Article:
Leave a Comment A new MMTPol image of IRC+10420, a yellow hypergiant star located in the constellation of Aquila, reveals the unusual nature of this object, one of the most luminous stars known. The imaging polarimeter, originally commissioned at the MMT at the end of 2011 and fed by the MMT’s adaptive optics secondary mirror, shows that IRC+10420 is likely enshrouded in a narrow cone of dust. Read more.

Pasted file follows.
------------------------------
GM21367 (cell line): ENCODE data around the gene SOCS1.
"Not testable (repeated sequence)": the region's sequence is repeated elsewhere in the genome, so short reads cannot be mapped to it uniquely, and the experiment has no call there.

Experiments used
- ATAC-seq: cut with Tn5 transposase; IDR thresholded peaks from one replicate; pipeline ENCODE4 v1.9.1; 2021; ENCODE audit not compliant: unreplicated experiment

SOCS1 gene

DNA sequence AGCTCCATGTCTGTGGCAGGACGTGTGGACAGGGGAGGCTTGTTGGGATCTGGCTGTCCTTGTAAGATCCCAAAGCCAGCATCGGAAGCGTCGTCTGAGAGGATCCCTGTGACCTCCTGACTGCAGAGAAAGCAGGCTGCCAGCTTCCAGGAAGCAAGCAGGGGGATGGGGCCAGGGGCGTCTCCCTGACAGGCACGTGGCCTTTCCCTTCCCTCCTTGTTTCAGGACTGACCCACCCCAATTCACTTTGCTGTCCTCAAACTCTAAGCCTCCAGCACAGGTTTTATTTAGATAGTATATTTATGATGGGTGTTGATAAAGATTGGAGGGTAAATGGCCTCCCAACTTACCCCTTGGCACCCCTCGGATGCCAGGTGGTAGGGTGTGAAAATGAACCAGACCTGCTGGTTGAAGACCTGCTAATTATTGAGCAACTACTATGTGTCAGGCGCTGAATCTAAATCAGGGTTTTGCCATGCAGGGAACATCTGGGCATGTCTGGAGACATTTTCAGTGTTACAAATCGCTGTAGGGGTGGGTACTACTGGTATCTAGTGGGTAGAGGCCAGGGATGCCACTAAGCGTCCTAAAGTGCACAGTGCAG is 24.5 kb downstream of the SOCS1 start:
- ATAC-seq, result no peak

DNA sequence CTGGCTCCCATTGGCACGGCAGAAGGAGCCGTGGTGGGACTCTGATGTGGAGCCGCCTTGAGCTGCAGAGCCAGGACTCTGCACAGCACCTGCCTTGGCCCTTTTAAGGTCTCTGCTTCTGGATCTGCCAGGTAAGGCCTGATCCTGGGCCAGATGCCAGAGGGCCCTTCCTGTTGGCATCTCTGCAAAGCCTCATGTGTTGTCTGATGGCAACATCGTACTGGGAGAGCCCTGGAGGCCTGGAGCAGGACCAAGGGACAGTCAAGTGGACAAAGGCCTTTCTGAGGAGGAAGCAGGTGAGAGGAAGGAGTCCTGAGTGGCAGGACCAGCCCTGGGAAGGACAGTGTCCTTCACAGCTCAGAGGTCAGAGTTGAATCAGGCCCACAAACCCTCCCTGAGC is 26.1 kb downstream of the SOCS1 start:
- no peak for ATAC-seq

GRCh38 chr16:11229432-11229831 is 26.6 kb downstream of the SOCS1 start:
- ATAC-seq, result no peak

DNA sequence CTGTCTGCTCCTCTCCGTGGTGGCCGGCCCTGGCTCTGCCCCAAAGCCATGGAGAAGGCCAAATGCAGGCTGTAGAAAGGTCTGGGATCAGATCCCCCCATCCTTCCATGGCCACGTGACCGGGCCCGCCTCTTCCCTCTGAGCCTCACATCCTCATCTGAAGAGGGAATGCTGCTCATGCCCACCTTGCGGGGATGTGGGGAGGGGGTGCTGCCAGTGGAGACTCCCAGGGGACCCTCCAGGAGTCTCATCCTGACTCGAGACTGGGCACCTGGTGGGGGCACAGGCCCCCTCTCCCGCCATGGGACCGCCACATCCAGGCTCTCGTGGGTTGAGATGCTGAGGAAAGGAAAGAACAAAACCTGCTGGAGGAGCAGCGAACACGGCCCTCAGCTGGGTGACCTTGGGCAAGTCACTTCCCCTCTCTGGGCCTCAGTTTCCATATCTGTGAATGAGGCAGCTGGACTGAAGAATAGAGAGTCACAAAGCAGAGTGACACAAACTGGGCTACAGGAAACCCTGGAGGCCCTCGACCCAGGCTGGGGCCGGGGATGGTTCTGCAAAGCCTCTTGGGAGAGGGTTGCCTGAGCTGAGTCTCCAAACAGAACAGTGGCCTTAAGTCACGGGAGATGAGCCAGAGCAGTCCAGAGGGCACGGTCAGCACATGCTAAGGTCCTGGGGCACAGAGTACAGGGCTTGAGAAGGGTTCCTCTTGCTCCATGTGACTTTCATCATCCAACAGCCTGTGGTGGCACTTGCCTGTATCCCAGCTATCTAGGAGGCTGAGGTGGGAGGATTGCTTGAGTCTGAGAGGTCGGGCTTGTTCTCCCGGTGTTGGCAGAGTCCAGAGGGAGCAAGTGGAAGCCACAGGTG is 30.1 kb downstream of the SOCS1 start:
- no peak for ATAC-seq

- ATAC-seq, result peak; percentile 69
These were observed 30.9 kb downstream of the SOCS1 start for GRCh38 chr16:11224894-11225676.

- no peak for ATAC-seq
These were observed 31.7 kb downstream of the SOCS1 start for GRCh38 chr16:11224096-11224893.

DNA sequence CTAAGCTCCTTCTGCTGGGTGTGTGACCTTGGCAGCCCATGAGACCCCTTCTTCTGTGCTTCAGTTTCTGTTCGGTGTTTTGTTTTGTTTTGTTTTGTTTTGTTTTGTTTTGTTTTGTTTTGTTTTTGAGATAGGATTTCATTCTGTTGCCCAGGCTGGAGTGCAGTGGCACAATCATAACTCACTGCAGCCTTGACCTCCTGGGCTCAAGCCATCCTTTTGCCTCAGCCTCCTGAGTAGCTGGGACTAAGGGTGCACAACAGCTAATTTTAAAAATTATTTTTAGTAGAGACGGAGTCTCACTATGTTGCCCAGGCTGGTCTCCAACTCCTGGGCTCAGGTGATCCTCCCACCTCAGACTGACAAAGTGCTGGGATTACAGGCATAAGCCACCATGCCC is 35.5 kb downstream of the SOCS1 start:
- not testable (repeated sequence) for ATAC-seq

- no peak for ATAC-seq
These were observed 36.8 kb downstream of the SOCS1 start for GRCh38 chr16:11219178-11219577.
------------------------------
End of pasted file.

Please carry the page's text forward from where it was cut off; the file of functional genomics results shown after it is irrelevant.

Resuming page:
While many stars in dust shells show polarized light percentages of 50% or more, the circumstellar scattering from IRC+10420 is quite low, indicating that our point of view of this star from Earth looks down the throat of the cone itself. MMTPol is scheduled for more science observations on the MMT this October under the care of its designers and Co-PIs, T. Jones of the University of Minnesota and C. Packham of the University of Texas at San Antonio.